|To book a Motel Room, Boat Storage or Born "N" Raised Guide Trip call 505-632-2194|
December 1, 2013
the holiday season. That most wonderful time of year when we engage
in gun-play, knife fights, and draw stun guns on our fellowman for
$98 television sets, in big box stores. Ya just gotta love it. I'm
convinced, collectively as a society, we've lost it. I mean if
you'll camp outside in the freezing cold on a sidewalk for four days
to save $20 on a video game, then you are beyond help. What these
people need is a hobby--like fly fishing. Ok, we anglers might be a
little "eccentric" at times and some of the things we'll do in
pursuit of fish may be deemed a bit reckless in the eyes of the
normal citizenry, but at least you're not likely to see physical
altercations in front of an Orvis store, over positions in line, by
queued up patrons, before the doors even open. For God's sake, go
fishing--it'll do you a world of good. And, thank heavens, judging
by the numbers of people on the river here, this past week, there
are still a few souls that haven't lost all sense of decorum and
still maintain enough propriety in their personal conduct towards
fellow human beings, to keep us separated from members of the animal
kingdom, for at least the immediate future. If you were among those
fortunate enough to have made it out this week, you were no doubt,
blessed by some wonderful weather, coupled with some good fishing
here on the San Juan. Clear, but low, water conditions in the 250
cfs range with midge hatches lasting throughout the majority of the
day, made for some great dry fly fishing until the late afternoon
sun dropped behind the surrounding buttes, turning the water into
that winter gunmetal gray, making the visibility of tiny midge dry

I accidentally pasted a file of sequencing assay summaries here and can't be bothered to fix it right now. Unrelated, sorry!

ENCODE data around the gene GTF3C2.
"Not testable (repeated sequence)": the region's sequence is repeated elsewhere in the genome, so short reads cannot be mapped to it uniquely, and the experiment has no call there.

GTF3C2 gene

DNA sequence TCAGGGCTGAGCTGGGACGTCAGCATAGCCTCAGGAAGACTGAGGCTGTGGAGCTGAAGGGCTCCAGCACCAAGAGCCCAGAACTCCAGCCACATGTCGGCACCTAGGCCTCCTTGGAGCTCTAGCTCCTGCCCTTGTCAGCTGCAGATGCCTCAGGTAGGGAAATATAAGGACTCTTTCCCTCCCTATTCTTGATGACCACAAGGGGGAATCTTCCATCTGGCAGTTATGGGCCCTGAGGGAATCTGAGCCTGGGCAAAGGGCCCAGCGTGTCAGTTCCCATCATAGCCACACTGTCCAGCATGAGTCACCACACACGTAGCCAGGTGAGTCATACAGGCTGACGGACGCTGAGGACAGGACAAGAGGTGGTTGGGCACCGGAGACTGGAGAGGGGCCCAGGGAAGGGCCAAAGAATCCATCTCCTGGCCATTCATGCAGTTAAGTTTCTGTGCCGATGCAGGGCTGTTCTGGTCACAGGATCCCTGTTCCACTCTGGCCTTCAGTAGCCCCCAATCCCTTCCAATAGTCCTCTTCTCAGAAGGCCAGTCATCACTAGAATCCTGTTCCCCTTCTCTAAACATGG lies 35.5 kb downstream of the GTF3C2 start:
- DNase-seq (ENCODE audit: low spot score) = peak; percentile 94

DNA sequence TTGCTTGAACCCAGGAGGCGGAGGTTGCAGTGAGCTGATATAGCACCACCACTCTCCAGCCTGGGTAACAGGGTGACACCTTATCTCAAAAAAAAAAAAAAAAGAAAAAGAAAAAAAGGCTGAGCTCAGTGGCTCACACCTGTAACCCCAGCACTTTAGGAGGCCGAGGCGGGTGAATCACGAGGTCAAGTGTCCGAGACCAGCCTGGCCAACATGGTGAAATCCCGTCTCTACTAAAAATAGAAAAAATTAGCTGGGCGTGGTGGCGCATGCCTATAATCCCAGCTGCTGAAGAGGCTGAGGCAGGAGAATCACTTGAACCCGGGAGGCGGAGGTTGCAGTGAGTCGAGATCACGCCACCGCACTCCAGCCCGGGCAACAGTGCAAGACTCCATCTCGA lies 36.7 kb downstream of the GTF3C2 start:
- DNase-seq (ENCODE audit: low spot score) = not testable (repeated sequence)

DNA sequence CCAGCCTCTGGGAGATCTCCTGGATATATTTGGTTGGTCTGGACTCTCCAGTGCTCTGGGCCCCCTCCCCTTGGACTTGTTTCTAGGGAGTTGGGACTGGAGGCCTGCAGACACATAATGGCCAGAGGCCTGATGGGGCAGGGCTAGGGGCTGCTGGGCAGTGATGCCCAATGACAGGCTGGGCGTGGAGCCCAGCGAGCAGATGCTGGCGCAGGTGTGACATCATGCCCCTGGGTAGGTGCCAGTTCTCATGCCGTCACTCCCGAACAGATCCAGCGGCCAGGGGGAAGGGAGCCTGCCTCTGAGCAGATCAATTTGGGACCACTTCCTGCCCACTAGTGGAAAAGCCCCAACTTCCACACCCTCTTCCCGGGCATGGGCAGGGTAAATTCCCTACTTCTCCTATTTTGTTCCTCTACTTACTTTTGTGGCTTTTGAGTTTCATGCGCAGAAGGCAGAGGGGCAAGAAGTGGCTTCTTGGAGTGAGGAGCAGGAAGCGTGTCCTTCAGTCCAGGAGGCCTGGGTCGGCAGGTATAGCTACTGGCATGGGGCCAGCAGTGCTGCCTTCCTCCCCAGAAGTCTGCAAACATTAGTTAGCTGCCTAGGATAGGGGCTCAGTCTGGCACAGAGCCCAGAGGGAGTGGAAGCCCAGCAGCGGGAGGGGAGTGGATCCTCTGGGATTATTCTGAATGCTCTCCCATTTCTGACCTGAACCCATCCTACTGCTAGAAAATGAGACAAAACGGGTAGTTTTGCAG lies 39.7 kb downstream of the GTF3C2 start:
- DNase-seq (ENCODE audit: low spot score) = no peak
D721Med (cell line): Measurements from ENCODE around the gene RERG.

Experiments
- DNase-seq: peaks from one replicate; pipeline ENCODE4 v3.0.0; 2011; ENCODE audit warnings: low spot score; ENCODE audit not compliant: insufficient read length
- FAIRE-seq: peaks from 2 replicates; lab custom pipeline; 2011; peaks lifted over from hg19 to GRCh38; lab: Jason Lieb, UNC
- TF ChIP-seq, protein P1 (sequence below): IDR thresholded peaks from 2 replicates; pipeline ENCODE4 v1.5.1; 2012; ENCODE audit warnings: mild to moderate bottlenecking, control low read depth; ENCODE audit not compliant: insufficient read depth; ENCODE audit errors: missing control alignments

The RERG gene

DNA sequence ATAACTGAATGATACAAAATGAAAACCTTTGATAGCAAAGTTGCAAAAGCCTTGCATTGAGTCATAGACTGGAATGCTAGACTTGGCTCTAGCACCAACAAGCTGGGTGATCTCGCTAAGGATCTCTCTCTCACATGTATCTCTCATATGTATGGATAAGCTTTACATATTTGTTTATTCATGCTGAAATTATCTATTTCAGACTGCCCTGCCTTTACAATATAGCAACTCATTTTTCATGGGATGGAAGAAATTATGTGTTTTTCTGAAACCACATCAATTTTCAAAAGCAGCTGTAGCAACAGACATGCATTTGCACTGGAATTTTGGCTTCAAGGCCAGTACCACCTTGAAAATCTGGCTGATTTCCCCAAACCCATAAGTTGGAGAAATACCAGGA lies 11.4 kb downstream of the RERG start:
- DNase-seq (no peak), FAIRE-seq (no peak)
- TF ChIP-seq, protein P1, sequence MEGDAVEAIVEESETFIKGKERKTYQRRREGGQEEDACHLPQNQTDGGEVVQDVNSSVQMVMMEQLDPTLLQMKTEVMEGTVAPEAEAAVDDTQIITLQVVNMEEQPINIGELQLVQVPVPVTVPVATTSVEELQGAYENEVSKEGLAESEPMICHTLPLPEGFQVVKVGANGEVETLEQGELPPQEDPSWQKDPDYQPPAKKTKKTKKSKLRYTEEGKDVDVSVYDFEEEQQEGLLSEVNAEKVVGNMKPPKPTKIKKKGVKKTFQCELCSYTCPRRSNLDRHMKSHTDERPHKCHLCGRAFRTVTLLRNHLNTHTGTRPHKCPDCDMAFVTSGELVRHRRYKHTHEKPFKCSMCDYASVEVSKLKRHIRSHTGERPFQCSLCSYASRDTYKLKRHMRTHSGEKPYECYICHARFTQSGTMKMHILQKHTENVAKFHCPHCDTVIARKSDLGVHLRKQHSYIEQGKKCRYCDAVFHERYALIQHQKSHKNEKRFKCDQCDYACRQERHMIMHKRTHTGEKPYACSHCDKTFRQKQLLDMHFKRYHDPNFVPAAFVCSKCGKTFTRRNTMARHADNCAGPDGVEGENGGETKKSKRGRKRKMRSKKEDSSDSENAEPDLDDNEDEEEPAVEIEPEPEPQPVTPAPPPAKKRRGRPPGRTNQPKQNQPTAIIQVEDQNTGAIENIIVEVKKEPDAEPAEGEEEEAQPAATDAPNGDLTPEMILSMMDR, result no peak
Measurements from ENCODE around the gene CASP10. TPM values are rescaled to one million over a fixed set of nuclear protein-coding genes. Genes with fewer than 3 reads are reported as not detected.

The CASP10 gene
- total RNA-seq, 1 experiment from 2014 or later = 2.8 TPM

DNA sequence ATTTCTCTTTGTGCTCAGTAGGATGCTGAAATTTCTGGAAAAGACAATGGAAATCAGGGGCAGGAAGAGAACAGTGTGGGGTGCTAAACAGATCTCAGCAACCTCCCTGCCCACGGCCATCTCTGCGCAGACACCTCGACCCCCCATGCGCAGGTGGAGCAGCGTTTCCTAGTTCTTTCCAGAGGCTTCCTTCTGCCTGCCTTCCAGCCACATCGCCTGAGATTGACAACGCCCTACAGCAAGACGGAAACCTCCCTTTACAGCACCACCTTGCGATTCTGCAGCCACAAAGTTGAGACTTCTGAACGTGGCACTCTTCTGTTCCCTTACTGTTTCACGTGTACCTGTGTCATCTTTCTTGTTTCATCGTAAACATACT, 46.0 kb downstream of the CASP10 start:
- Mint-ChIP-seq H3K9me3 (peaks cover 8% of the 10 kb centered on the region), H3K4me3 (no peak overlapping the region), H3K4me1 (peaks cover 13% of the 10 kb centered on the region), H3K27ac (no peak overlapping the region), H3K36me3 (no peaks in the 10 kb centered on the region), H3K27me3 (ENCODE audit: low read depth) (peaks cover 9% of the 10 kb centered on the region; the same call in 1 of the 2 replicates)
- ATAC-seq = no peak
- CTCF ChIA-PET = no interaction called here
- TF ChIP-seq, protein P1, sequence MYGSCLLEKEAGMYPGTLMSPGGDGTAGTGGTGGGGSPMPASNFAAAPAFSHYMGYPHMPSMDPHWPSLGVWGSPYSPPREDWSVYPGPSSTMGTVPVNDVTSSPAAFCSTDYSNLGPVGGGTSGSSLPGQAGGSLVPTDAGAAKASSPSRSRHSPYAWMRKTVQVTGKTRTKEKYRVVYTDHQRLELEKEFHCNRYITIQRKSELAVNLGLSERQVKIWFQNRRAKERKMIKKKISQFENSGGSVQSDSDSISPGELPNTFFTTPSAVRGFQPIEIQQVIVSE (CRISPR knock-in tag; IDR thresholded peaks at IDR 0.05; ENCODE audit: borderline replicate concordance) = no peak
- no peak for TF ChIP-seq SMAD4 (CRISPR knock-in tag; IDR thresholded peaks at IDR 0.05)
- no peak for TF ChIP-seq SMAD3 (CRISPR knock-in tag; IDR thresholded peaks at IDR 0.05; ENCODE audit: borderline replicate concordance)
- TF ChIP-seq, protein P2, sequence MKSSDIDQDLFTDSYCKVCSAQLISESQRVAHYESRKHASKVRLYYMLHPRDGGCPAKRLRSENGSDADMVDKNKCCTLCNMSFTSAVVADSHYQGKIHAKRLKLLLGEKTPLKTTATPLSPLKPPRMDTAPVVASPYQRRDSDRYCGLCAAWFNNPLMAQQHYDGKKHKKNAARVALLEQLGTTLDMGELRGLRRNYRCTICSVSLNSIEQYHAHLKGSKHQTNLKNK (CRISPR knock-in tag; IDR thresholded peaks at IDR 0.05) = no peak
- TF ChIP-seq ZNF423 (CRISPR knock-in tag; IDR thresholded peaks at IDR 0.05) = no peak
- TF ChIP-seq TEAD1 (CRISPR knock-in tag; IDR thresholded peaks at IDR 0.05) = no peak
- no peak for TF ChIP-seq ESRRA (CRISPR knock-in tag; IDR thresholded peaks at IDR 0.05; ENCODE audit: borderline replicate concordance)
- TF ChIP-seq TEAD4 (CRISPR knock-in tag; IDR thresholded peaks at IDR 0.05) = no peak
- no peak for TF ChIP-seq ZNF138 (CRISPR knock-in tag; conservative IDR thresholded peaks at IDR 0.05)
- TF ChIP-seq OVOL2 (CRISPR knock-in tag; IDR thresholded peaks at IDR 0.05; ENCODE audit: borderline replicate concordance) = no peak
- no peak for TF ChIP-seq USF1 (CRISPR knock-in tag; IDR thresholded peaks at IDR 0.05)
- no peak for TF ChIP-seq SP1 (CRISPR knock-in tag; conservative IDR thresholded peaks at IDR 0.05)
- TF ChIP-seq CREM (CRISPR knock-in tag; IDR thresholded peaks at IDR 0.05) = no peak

patterns, a near impossibility. Add to the mix, some nice hatches of
BWOs along the stretches of the lower Quality waters between 1 to 3
pm, and you've got the recipe for some great winter fishing. For the
nymphers, fish on the feed for the duration of the day, accounted
for lots of smiles on faces of those passing through the shop as
darkness called an end to their endeavors. Overall, a good time was
had by all. For this coming week, expect similar conditions during
the earlier part of the week, then around Wednesday, the weather is
supposed to take a turn for the worse with lows in the single digits
at night and daytime highs reaching only into the 20's. Now the
fishing is not likely to be affected, it's just that the pleasurable
part of it is a little more difficult to come by when it's that cold
outside. So far, we haven't seen any signs of the dreaded "lake
turnover" effect, but this upcoming cold snap could likely change
all that, if it lasts long enough to cool the upper water layer of
the lake, enough to cause the inversion that lies at the heart of
that yearly phenomenon. Once that happens, things can get a little
tough out here. I'll keep you posted on that; meanwhile, if you can
get out this week, especially in the earlier part, before the
weather turns bad, I think you're going to be happy with your
decision to do so; or even if you decide to stay at home, it's gonna
beat a day at the mall with those crazy people. If you would like to
book a guided trip, or need more info, give us a call at
The NM 2013-2014 fishing season
begins April 1, 2013 and new fishing licenses are required.
NM Fishing License
Bureau of Reclamation
San Juan Flow Info
At the public meeting in Farmington on
4/23/13 the Bureau of Reclamation (BOR) announced that it is very
unlikely that a Spring High Flow will take place for 2013. The
current low status of the reservoir and the immediate weather
forcast indicate a probability of a Spring High Release to only be
about 10%. Info from the meeting is at the BOR website below:
The San Juan features year round consistent temperatures out of Navajo Dam providing a fabulous Four Season Fishery! Water temps are in the low 40's near the dam providing a consistent environment for insect growth and development. Fish have access to midges and annelids year round in addition to more seasonal mayfly, caddis, terrestrials and golden stonefly nymphs and adults.
NM Free Fishing
Days: You may fish without a license on two scheduled
Saturdays/year as part of National Fishing Day & National
Hunting & Fishing Day -- generally the first Saturday in June &
the last Saturday in September. Please consult the NM Fishing
Proclamation for exact dates &/or changes.
Restaurant - Opening June 12, 2013